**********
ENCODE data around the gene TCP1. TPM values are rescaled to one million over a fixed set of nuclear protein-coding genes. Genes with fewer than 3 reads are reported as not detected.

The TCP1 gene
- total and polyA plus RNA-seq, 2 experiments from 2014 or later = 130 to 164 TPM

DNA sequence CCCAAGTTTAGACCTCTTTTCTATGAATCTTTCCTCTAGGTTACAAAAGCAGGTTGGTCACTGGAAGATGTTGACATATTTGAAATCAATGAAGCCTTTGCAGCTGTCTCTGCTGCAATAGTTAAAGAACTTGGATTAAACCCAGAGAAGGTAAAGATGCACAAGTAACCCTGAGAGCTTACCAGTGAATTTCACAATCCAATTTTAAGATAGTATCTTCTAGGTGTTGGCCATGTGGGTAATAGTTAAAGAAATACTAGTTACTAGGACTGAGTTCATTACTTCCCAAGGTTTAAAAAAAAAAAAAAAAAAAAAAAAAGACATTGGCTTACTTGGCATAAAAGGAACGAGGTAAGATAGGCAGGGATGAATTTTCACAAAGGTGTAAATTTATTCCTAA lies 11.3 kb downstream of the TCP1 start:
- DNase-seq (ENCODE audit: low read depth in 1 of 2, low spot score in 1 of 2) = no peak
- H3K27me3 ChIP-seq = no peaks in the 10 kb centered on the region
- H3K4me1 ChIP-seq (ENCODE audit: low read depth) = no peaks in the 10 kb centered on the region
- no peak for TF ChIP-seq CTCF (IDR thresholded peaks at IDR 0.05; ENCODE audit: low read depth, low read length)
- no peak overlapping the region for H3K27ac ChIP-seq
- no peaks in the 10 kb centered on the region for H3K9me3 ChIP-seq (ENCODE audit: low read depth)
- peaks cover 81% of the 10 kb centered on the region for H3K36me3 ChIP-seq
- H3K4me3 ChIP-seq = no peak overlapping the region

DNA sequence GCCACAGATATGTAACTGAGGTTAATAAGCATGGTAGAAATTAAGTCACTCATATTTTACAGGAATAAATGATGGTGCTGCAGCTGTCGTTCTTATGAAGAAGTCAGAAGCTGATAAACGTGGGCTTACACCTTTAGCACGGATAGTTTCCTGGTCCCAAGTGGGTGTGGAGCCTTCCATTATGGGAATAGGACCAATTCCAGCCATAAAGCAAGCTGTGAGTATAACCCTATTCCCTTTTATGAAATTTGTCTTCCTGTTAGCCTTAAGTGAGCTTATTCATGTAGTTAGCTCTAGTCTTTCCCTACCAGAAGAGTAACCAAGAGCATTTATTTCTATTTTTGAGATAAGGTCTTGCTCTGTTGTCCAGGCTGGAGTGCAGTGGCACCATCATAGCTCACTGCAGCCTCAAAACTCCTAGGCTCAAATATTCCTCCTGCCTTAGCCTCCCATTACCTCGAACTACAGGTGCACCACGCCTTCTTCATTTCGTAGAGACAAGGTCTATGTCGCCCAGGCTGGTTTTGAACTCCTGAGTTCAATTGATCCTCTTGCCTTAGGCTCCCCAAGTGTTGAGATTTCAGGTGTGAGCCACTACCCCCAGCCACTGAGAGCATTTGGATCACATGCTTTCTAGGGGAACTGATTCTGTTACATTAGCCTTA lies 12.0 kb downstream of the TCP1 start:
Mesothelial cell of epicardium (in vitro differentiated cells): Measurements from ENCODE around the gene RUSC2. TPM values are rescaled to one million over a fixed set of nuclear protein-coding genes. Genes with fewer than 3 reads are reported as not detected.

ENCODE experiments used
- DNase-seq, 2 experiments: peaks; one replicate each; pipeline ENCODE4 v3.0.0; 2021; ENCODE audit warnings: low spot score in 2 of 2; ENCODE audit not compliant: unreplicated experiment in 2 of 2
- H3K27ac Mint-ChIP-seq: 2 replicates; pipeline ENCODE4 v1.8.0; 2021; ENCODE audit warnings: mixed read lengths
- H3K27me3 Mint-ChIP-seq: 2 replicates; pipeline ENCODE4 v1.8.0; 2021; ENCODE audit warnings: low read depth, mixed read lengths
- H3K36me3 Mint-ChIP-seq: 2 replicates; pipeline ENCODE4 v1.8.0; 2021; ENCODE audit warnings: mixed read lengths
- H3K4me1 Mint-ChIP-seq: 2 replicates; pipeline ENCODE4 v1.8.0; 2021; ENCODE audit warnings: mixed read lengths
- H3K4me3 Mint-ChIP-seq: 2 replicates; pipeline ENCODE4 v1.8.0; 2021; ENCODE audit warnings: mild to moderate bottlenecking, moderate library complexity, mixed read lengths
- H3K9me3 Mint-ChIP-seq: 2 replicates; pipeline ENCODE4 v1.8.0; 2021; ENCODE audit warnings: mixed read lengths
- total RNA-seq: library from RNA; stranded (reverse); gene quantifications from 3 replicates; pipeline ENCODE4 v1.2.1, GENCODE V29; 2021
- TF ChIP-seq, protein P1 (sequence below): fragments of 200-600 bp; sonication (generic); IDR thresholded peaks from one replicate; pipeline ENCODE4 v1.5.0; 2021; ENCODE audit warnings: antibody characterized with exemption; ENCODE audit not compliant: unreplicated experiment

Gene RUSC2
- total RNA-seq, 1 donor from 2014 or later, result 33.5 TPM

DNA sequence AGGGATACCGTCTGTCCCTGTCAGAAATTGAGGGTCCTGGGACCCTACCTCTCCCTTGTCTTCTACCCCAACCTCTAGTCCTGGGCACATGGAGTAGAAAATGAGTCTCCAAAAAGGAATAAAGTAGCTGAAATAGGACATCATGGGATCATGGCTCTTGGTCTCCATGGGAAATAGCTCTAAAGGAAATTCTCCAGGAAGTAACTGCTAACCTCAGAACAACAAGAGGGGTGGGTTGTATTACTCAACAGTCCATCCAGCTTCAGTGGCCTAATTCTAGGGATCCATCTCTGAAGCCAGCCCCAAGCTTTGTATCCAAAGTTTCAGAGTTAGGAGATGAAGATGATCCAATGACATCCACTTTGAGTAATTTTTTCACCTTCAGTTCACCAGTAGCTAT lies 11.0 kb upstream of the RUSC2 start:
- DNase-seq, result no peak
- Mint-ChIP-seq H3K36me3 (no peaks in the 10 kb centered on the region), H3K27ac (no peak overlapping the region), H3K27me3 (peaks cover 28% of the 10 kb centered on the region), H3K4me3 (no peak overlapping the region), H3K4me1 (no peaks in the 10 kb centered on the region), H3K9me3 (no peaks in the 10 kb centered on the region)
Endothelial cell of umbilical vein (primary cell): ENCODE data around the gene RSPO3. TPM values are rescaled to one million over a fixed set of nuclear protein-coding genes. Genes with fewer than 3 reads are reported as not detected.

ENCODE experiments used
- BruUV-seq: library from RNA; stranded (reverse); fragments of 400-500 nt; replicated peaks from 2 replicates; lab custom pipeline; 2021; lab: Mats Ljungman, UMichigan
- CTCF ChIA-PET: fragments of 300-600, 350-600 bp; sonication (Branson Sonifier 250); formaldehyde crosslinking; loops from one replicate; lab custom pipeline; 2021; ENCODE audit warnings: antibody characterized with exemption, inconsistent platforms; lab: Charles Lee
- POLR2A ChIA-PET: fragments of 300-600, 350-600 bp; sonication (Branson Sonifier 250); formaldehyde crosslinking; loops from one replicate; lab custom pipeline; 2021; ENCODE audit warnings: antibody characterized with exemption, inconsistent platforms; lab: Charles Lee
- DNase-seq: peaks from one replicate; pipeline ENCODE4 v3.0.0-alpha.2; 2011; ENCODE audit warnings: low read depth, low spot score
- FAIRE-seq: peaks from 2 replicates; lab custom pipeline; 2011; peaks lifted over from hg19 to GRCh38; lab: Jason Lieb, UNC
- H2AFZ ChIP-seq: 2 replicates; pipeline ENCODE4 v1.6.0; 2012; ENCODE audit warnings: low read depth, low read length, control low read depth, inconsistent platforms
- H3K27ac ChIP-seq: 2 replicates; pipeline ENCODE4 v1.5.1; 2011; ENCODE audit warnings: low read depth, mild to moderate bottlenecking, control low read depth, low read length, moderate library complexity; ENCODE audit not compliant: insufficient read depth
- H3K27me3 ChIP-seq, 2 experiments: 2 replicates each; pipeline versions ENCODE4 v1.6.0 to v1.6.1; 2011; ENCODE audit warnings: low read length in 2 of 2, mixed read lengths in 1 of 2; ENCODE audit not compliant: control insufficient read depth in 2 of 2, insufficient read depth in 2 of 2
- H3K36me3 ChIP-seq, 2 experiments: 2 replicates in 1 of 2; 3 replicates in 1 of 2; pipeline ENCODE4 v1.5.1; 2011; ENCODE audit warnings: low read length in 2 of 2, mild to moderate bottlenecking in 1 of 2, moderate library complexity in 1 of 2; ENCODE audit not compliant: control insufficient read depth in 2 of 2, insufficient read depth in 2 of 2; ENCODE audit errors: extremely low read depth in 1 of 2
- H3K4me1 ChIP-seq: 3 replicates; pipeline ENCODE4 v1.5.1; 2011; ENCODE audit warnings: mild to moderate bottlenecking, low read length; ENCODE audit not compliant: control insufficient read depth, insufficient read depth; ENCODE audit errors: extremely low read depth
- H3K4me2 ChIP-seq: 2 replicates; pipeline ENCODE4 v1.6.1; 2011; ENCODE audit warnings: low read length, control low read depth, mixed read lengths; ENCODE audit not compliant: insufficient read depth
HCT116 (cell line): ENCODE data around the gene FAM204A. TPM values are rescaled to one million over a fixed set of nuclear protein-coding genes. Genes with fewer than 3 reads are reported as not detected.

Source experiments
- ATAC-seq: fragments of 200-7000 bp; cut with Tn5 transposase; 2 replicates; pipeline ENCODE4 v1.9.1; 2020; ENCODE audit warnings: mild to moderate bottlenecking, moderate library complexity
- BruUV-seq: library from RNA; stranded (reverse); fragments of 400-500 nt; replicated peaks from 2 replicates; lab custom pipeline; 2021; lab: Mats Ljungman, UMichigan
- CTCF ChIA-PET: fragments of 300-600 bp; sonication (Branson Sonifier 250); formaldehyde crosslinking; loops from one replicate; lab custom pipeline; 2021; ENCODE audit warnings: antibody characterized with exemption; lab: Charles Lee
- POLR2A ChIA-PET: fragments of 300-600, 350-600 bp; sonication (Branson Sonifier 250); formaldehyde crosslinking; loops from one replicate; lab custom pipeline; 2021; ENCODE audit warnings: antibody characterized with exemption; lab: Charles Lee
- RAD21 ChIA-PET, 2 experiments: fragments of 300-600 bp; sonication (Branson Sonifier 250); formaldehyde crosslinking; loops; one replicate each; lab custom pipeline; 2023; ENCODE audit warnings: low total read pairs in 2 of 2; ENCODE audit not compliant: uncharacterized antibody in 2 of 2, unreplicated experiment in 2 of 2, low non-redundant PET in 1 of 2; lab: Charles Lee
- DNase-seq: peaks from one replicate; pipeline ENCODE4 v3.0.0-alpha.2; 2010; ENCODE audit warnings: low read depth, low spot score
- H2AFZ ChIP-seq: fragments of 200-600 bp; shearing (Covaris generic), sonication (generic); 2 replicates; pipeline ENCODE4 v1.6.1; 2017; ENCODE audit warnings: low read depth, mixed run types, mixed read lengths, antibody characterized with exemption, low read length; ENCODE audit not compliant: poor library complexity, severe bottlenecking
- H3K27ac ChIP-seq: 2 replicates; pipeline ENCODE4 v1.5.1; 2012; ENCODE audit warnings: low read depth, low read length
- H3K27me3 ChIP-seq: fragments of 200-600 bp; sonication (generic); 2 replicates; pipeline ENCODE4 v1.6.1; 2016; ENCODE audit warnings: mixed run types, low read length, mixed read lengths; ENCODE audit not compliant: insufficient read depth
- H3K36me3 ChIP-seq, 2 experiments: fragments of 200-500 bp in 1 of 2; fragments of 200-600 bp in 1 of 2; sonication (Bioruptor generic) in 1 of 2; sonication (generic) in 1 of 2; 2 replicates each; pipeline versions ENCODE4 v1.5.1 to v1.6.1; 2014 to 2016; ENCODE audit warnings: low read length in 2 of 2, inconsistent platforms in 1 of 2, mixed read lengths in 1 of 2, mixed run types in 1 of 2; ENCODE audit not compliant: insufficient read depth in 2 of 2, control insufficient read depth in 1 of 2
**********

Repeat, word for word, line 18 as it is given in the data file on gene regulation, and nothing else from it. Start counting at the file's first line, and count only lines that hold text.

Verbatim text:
- H3K27me3 Mint-ChIP-seq: 2 replicates; pipeline ENCODE4 v1.8.0; 2021; ENCODE audit warnings: low read depth, mixed read lengths